- Cape businessman known for starting NARS dies at 49 (2/23/17)9
- Apparent punch at girls basketball game propels lawmaker into action (2/21/17)4
- Business notebook: Owners ready to roll out the Barrel 131 (2/20/17)7
- Japanese restaurant up and running; owner surprised by fondness of sushi here (2/24/17)1
- SoutheastHEALTH, Washington University School of Medicine announce collaboration (2/24/17)21
- Missouri bill would limit transgender school bathroom access (2/22/17)48
- City issues precautionary boil order near Arena Park (2/23/17)
- Annual father-daughter dance provides some fun bonding time (2/19/17)1
- $22M bond issue would alter Jackson schools (2/22/17)13
- Former KFVS12 reporter talks about recovery from eating disorder (2/23/17)11
Historical groups seek useful partnership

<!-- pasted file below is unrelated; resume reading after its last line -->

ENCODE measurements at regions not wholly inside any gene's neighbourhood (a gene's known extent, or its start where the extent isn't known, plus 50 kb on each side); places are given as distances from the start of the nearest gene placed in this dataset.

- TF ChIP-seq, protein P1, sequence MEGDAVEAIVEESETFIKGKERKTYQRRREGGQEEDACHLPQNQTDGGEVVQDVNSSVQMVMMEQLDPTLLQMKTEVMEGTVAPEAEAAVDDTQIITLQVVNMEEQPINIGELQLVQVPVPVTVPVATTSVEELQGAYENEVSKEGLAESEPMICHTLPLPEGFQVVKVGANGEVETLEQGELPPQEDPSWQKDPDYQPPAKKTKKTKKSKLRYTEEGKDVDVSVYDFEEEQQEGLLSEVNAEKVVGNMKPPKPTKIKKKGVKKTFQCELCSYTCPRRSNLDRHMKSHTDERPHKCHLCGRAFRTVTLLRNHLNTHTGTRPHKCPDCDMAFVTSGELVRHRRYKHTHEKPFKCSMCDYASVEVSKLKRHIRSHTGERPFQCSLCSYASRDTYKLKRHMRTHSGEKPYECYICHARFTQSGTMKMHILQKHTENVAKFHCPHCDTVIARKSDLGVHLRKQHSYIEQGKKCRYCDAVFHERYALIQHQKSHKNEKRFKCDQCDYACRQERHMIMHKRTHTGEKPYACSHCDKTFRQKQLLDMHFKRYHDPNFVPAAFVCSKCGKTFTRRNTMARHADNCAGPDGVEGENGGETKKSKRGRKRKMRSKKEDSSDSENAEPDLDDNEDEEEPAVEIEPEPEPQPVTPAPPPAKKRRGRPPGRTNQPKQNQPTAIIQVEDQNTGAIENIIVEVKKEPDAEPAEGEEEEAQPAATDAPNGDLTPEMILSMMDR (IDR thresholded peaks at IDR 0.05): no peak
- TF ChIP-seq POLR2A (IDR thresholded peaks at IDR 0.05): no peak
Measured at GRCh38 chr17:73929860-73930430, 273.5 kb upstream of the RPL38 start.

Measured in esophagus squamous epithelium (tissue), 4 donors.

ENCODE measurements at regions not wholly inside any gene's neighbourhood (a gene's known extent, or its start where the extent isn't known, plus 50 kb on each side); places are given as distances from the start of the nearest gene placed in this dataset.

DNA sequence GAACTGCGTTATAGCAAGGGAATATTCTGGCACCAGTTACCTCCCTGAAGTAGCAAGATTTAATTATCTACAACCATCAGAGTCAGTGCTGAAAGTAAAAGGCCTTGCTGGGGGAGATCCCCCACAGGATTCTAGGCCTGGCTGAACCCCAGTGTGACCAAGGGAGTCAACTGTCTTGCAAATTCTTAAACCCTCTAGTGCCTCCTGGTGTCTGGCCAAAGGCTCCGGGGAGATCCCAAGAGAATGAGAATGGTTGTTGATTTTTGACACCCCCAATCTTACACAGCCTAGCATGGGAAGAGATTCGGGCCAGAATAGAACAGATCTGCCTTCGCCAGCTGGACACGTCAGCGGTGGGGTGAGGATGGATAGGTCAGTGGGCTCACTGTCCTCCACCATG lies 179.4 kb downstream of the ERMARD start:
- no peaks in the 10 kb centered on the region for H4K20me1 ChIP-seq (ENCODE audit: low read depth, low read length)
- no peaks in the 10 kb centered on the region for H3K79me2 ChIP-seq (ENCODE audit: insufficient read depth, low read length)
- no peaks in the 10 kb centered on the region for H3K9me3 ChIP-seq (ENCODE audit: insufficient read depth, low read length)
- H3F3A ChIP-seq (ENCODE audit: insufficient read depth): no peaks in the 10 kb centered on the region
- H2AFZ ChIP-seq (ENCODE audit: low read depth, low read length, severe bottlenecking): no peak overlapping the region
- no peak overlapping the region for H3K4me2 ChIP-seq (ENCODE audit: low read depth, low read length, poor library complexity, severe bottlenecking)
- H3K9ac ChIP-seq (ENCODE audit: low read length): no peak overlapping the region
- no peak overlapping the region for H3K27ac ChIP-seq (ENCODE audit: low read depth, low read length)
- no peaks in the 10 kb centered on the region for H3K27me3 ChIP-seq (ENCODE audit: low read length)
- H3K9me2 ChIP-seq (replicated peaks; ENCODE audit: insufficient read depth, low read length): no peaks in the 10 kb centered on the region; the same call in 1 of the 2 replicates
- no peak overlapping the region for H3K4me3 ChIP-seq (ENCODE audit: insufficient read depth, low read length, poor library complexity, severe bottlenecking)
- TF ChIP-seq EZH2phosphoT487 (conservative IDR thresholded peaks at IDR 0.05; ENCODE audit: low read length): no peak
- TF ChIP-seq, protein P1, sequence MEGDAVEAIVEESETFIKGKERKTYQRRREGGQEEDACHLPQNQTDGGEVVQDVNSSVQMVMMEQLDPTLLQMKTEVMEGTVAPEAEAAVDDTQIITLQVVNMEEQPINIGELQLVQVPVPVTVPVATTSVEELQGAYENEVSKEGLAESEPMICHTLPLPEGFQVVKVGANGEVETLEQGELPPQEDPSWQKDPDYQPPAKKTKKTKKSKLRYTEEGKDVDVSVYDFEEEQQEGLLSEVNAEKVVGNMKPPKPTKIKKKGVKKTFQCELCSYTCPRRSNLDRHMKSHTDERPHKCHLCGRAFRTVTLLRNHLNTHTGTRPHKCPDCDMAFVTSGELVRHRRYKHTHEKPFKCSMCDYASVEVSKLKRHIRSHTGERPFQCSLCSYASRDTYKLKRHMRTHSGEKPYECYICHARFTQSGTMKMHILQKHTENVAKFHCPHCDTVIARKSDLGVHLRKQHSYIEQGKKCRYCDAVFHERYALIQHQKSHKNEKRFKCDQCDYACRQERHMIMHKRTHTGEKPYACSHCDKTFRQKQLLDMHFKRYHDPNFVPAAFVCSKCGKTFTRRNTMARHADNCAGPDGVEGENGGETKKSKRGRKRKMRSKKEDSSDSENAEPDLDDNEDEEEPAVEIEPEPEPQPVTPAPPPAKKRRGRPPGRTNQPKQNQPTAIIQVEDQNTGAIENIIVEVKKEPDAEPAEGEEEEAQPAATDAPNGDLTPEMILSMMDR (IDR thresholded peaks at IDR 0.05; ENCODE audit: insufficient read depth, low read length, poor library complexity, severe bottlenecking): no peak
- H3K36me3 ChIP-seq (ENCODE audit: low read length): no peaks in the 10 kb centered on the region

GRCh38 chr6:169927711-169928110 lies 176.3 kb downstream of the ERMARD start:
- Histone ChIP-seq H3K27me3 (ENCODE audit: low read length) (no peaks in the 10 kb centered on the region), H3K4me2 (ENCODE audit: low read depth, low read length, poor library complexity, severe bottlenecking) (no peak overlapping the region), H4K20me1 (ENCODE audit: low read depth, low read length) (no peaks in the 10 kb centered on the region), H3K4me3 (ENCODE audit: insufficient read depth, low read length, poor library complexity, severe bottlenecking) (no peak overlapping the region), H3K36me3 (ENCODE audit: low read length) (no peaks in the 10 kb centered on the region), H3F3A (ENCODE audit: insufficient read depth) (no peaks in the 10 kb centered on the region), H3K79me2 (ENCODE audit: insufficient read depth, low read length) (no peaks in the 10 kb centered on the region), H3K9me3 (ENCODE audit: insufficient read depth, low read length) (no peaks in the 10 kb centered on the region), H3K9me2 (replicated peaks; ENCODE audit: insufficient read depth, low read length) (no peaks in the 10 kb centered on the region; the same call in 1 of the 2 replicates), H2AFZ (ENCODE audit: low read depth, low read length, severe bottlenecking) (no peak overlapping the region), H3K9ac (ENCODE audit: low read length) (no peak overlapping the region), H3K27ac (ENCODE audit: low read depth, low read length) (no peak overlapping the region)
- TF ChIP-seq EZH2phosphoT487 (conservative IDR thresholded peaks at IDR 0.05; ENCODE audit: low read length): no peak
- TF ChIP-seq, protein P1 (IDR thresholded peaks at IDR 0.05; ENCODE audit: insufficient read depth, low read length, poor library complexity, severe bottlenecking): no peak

Cape Girardeau County area residents are proud of their rich history. Because of their work, all of us can have an accurate picture of what this area was like decades or even centuries ago.
Some members of historical societies wisely have determined that they can do even more work as partners. As a result, a few local historians sent invitations to 40 groups, from cemetery associations to archivists, seeking to form one alliance of all historical groups.
Around 20 of them responded, meeting last week at Southeast Missouri State University to discuss the possibility of cooperating.
One of the leading proponents is Barbara Port, who is involved with the Cape River Heritage Museum, May Greene Garden, Downtown Neighborhood Association, Old Town Cape and the city's historic preservation commission.
At its first meeting, representatives from a variety of history-oriented organizations worked to develop a master calendar of upcoming events and activities so that groups could avoid competing with each other.
That is a good start. We wish the Cape Girardeau County Historical Alliance success in its endeavor.